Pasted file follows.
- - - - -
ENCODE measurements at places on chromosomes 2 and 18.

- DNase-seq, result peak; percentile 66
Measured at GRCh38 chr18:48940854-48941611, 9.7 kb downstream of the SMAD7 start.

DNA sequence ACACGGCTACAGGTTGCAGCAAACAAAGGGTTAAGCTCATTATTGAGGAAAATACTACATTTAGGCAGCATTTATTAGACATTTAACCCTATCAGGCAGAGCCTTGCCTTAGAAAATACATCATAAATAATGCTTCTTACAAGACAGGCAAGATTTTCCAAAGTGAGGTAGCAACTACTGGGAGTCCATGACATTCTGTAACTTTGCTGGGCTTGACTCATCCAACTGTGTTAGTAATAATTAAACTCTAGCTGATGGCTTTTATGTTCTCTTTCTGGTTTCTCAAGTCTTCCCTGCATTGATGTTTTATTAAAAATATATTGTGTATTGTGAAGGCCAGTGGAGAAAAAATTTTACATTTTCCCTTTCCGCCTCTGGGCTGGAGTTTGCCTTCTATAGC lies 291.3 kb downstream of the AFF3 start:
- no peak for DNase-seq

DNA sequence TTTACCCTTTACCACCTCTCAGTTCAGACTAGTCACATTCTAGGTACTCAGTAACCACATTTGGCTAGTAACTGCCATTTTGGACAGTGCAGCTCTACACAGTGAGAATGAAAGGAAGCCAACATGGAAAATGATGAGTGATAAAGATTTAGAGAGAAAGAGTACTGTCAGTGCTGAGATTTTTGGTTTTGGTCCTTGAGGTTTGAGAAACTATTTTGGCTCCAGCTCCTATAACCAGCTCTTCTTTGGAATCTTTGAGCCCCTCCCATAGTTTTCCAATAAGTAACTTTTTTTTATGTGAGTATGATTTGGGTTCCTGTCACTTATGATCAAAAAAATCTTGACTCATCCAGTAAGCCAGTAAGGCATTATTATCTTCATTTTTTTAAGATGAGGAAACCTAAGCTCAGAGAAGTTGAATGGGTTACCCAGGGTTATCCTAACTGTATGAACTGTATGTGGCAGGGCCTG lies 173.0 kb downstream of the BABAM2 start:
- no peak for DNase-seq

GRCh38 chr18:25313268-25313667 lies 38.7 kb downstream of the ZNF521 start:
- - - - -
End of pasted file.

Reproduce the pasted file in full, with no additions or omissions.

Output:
ENCODE measurements at places on chromosomes 2 and 18.

- DNase-seq, result peak; percentile 66
Measured at GRCh38 chr18:48940854-48941611, 9.7 kb downstream of the SMAD7 start.

DNA sequence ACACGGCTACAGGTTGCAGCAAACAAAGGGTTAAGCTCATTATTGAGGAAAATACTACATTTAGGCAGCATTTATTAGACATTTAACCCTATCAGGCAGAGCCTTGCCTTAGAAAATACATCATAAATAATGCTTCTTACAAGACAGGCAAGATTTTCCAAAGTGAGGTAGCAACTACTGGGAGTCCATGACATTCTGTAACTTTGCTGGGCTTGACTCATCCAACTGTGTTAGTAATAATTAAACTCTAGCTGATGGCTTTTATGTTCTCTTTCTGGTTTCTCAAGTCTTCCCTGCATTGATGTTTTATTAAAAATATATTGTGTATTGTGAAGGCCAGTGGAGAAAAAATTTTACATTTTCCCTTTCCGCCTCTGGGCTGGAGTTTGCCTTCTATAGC lies 291.3 kb downstream of the AFF3 start:
- no peak for DNase-seq

DNA sequence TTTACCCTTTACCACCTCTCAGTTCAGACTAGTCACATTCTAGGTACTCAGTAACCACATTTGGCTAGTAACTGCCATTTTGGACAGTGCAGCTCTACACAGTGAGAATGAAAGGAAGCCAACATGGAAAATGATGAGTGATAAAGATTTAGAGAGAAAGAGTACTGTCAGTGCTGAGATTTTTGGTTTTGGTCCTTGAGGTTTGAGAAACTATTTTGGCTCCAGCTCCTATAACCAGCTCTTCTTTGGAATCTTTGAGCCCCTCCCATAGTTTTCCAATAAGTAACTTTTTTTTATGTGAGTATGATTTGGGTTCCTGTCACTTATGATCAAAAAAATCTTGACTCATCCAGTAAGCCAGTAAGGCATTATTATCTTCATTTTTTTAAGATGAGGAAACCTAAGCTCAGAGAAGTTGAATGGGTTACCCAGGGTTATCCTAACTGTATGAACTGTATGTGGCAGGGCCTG lies 173.0 kb downstream of the BABAM2 start:
- no peak for DNase-seq

GRCh38 chr18:25313268-25313667 lies 38.7 kb downstream of the ZNF521 start: